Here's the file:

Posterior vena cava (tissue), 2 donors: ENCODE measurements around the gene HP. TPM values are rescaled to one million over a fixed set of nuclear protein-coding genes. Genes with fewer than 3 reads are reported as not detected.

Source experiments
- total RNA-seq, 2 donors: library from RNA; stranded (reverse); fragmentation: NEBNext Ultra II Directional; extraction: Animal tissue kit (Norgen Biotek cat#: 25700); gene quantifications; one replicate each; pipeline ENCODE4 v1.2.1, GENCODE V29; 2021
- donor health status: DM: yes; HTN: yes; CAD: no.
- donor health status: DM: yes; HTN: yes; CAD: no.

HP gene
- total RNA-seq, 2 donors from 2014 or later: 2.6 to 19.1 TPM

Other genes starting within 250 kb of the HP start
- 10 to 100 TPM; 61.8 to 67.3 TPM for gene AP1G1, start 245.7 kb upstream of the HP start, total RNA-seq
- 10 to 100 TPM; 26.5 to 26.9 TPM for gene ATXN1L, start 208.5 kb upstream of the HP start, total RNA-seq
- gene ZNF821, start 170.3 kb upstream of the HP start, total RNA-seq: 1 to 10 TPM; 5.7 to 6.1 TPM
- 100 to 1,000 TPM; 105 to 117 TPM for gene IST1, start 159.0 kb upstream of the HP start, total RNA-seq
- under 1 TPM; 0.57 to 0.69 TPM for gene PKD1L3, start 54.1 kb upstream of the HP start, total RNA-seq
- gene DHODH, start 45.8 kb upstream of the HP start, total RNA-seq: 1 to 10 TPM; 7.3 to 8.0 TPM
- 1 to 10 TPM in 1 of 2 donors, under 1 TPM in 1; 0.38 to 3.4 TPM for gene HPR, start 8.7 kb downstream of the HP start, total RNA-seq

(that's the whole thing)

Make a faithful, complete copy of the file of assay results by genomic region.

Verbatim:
Posterior vena cava (tissue), 2 donors: ENCODE measurements around the gene HP. TPM values are rescaled to one million over a fixed set of nuclear protein-coding genes. Genes with fewer than 3 reads are reported as not detected.

Source experiments
- total RNA-seq, 2 donors: library from RNA; stranded (reverse); fragmentation: NEBNext Ultra II Directional; extraction: Animal tissue kit (Norgen Biotek cat#: 25700); gene quantifications; one replicate each; pipeline ENCODE4 v1.2.1, GENCODE V29; 2021
- donor health status: DM: yes; HTN: yes; CAD: no.
- donor health status: DM: yes; HTN: yes; CAD: no.

HP gene
- total RNA-seq, 2 donors from 2014 or later: 2.6 to 19.1 TPM

Other genes starting within 250 kb of the HP start
- 10 to 100 TPM; 61.8 to 67.3 TPM for gene AP1G1, start 245.7 kb upstream of the HP start, total RNA-seq
- 10 to 100 TPM; 26.5 to 26.9 TPM for gene ATXN1L, start 208.5 kb upstream of the HP start, total RNA-seq
- gene ZNF821, start 170.3 kb upstream of the HP start, total RNA-seq: 1 to 10 TPM; 5.7 to 6.1 TPM
- 100 to 1,000 TPM; 105 to 117 TPM for gene IST1, start 159.0 kb upstream of the HP start, total RNA-seq
- under 1 TPM; 0.57 to 0.69 TPM for gene PKD1L3, start 54.1 kb upstream of the HP start, total RNA-seq
- gene DHODH, start 45.8 kb upstream of the HP start, total RNA-seq: 1 to 10 TPM; 7.3 to 8.0 TPM
- 1 to 10 TPM in 1 of 2 donors, under 1 TPM in 1; 0.38 to 3.4 TPM for gene HPR, start 8.7 kb downstream of the HP start, total RNA-seq